"They laughed in my face when I asked what they thought about Facebook," writes Business Insider's Maya Kosoff in her report Friday on what she learned during the holidays from her younger cousins. "It's for moms," they explained.
Then a 13-year-old cousin asked Kosoff if she knew about AirDrop.
There followed an unsolicited endorsement for a little-known iPhone feature from a key Apple cohort: Schoolchildren with smartphones.
Among the kids in her cousins' New Jersey middle school, Kosoff reports, the most-used app for exchanging images during school hours isn't Snapchat or Instagram, but AirDrop.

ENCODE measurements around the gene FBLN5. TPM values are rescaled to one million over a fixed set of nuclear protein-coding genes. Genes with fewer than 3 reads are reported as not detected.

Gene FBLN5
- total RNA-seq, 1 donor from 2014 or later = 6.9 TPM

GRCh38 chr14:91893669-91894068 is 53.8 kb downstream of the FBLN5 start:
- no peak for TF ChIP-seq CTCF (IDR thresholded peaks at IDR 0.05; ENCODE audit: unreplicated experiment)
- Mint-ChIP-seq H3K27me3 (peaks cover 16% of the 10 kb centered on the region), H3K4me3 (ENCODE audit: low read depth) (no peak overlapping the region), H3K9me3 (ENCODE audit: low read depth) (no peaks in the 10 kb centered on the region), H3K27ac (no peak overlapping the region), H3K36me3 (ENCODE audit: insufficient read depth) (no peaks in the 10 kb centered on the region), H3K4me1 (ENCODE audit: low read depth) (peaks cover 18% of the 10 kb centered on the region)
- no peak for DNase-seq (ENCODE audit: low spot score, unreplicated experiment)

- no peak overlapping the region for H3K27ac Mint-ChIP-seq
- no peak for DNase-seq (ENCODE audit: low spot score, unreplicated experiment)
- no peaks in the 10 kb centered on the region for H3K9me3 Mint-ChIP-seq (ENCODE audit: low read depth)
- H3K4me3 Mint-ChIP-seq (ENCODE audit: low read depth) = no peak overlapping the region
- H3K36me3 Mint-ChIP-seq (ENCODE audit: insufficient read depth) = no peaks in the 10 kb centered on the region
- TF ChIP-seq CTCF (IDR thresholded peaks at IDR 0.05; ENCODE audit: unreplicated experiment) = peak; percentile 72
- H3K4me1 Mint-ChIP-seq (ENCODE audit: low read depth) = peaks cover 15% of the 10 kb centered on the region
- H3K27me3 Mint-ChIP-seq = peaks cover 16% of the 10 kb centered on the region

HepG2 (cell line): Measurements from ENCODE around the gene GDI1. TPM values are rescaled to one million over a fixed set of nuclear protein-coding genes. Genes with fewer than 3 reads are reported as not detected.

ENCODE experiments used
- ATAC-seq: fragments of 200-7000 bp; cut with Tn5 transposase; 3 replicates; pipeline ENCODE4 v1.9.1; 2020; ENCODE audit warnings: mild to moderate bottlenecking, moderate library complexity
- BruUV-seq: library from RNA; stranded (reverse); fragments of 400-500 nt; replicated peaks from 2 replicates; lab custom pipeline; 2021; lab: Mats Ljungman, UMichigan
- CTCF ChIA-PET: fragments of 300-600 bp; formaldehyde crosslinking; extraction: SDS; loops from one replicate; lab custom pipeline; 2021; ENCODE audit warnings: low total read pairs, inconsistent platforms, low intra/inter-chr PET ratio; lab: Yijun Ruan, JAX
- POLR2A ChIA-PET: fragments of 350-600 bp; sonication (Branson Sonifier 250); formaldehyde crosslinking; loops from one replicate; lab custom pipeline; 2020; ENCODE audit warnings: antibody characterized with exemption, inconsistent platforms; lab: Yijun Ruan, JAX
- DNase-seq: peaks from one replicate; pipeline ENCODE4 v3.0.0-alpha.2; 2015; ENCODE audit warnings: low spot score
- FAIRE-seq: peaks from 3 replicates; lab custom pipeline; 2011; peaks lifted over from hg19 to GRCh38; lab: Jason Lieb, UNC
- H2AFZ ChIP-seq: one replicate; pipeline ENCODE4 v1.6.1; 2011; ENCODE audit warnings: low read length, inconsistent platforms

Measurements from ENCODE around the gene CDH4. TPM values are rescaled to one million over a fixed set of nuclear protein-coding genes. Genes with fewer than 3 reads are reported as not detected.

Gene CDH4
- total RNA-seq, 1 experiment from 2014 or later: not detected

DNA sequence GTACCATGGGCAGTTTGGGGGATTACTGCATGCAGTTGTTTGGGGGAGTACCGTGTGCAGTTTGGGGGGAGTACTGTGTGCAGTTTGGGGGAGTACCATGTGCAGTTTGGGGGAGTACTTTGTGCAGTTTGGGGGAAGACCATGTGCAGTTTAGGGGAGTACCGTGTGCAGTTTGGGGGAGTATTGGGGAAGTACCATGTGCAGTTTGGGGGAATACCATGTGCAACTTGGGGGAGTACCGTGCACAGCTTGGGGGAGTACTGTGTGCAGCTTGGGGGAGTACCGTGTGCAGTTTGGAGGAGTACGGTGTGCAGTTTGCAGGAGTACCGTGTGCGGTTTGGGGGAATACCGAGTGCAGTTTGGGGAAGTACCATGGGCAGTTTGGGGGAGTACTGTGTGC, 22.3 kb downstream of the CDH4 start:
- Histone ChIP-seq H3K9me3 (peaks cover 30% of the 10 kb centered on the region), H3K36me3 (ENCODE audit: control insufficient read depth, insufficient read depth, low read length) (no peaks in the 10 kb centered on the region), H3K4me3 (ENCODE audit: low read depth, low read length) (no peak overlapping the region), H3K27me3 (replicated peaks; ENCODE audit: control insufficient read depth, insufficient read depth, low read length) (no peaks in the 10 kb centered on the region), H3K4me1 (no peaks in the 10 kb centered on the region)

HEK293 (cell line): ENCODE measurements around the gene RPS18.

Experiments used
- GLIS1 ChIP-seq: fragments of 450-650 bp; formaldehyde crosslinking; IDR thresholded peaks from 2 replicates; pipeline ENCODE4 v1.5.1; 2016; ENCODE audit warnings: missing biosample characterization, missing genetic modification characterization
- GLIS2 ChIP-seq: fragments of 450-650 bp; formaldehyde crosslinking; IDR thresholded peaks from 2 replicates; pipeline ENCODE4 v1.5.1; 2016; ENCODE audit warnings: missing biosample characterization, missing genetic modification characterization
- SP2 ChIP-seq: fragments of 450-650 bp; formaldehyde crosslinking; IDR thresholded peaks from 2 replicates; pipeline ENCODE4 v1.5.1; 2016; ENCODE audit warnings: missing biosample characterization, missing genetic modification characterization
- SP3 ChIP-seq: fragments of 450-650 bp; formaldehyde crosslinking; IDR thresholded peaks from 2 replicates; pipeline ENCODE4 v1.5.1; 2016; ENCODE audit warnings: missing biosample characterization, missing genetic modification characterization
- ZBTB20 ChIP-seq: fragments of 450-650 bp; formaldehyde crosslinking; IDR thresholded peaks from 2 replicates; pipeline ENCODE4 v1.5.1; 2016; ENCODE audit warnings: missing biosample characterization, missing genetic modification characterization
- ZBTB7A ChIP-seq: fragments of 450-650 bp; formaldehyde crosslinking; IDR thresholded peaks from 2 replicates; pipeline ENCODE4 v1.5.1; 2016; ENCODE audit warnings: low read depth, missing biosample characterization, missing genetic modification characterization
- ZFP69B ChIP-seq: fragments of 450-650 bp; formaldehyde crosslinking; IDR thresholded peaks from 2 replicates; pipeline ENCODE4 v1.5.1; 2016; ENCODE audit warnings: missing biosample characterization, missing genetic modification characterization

AirDrop is superior, my cousin declared, because unlike with Snapchat, you don't need anyone's username to send something to them. She also said that this is what makes AirDrop better than texting: you don't need anybody's phone number. As long as you have AirDrop enabled on your phone, anyone nearby can send you a file. Plus, she told me some schools have blocked Snapchat, so AirDrop is essentially a workaround."
Kosoff pointed out to her cousins that not everyone uses an iPhone. They countered that in their school nearly everyone does.